There was particular controversy for Labor last week when it was reported that the party had given the party preferences on “how to vote” cards above other parties; according to the Sydney Morning Herald, under the heading “Labor Gives Preferences to Extremists”:

A Labor campaign spokesman said: ”We completely reject their politics and what they stand for. Labor advocates a vote only for Labor. In Australia, we have high rates of informal votes in elections and our how-to-vote cards are designed to ensure that every vote intended for Labor, counts for Labor.”

The 15 seats in which Labor advises voters to put Rise Up in their top four include former prime minister Julia Gillard’s seat of Lalor, being contested by Joanne Ryan, the ultra-marginal Corangamite in Victoria, and the marginal WA seat of Brand, held by Gary Gray.

…The Liberals have placed Rise Up ahead of Labor in all seven seats Rise Up Australia is contesting in NSW, and 30 of the 31 seats Rise Up is contesting in Victoria.

One Labor MP explained that the instruction was simply a formality “aimed at making it easier for Labor supporters to lodge a valid ballot paper”, since Labor and Liberal preferences in practice are not re-distributed in house election:

His instructions are to number the candidates in the order they appear on the ballot paper, beginning with a ”1” next to himself, then continuing down the page, before returning to the top of the list to number the remaining candidates.

Nalliah, however, told the press that he

had had ”unofficial talks with people in Labor and the Liberals” and felt that his party had been given favourable preferences by Labor in some seats because it was sympathetic to Rise Up policies, including concerns about Islam and multiculturalism. Asked why those sympathies had not been made public, Mr Nalliah suggested Labor’s sensitivity to political correctness.

Nalliah’s highest-profile political supporter is perhaps Lord Christopher Monckton, who was the keynote speaker at the party’s relaunch earlier this year; Graham Readfearn explored the association at DeSmogBlog at the time. Nalliah also has an honorary PhD, bestowed by a certain Dr Zamekio Jackson, president of “St. Thomas Christian College in Jacksonville, Fla”.

Russia Today Promotes Nun’s Chemical Attack “Fraud” Claim

A game-changing headline from Russia Today:

Footage of chemical attack in Syria is fraud

The supposed evidence:

Mother Agnes, a catholic nun, who has been living in Syria for 20 years and has been reporting actively on what has been going on in the war-ravaged country, says she carefully studied the video featuring allegedly victims of the chemical weapons attack in the Syrian village of Guta in August and now questions its authenticity.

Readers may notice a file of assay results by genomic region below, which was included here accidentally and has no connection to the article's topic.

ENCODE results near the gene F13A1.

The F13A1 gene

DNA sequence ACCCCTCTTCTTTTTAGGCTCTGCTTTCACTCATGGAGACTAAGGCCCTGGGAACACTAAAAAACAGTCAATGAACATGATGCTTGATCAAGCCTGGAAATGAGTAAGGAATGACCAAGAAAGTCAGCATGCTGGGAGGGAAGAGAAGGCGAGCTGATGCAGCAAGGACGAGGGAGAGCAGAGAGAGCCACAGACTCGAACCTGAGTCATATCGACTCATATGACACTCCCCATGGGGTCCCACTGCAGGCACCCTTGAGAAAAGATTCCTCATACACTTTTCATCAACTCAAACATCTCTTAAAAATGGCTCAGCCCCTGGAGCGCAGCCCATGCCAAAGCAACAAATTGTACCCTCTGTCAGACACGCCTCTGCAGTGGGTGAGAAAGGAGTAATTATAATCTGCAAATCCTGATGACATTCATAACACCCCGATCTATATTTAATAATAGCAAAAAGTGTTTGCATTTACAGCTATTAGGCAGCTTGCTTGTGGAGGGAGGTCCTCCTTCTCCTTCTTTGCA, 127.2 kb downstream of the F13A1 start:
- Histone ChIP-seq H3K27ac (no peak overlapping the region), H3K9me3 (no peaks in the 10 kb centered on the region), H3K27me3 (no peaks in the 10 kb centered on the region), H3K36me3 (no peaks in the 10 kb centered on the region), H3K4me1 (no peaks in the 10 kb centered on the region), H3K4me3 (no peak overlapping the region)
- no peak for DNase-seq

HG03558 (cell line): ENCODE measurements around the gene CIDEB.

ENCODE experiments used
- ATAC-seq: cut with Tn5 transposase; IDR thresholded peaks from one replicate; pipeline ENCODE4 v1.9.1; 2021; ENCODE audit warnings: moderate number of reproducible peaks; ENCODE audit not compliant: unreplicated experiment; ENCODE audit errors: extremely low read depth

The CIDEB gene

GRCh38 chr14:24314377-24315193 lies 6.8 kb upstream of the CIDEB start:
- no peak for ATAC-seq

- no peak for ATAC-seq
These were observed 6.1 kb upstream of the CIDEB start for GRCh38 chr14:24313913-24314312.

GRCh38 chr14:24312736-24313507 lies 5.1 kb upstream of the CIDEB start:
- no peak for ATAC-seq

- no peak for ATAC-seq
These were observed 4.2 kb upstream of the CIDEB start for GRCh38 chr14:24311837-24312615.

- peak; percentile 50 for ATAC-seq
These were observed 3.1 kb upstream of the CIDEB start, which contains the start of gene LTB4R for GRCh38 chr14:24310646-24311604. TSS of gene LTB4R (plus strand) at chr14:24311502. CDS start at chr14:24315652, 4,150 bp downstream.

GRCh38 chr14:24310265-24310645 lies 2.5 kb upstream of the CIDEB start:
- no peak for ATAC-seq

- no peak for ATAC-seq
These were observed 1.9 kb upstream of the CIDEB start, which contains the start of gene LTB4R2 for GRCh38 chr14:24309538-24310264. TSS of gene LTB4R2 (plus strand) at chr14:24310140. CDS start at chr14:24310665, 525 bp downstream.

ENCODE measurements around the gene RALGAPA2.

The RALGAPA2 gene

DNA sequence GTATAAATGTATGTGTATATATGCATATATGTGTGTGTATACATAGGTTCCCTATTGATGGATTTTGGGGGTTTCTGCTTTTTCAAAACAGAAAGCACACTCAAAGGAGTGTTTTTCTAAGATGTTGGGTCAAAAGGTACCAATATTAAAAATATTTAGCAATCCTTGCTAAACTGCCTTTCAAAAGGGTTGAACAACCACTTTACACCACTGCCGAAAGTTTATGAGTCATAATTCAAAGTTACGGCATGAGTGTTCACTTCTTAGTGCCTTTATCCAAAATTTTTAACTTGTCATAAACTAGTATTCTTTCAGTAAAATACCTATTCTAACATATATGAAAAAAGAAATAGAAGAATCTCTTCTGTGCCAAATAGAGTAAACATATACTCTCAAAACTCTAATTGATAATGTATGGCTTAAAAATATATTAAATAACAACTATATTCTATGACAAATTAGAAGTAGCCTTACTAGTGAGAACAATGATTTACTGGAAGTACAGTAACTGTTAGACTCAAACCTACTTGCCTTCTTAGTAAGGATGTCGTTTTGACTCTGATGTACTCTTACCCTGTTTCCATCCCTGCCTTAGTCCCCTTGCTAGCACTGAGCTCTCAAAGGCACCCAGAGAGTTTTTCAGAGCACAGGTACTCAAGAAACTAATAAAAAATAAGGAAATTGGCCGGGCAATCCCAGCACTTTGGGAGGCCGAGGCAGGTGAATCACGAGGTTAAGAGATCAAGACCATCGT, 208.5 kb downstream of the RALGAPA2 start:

In her interview with RT, Mother Agnes doubts so much footage could have been taken in so little time, and asks where parents of the supposedly dead children are. She promises to send her report to the UN.

In normal journalistic practice, the words “is fraud” in the headline would be in quotation marks, to indicate that it refers to a claim being made by someone rather than an established fact – but of course, Russia Today, as mouthpiece for the Putin regime, is hardly a normal news source.

Mother Agnès-Mariam de la-Croix has featured on this blog previously, after she pronounced that rebels had been responsible for the Houla massacre. In a cosy interview with a 9/11 Truther named Thierry Meyssan in 2012, she described Assad as a “reformist”, and she appears to have links to his security services. However, her new claim about the chemical weapons attack on Guta does not rely on any claim to special access or inside information – she has merely watched the same publicly-avilable footage as the rest of us and drawn a conclusion that she finds congenial:

I have carefully studied the footage, and I will present a written analysis on it a bit later…The key evidence is that Reuters made these files public at 6.05 in the morning. The chemical attack is said to have been launched between 3 and 5 o’clock in the morning in Guta. How is it even possible to collect a dozen different pieces of footage, get more than 200 kids and 300 young people together in one place, give them first aid and interview them on camera, and all that in less than three hours?… I am not saying that no chemical agent was used in the area – it certainly was. But I insist that the footage that is now being peddled as evidence had been fabricated in advance. I have studied it meticulously, and I will submit my report to the UN Human Rights Commission based in Geneva.

Of course, while Mother Agnès-Mariam may be a regime stooge, middle-east Christian support for Assad goes far deeper, and is to some extent driven by a reasonable fear of Islamic extremists among the rebels.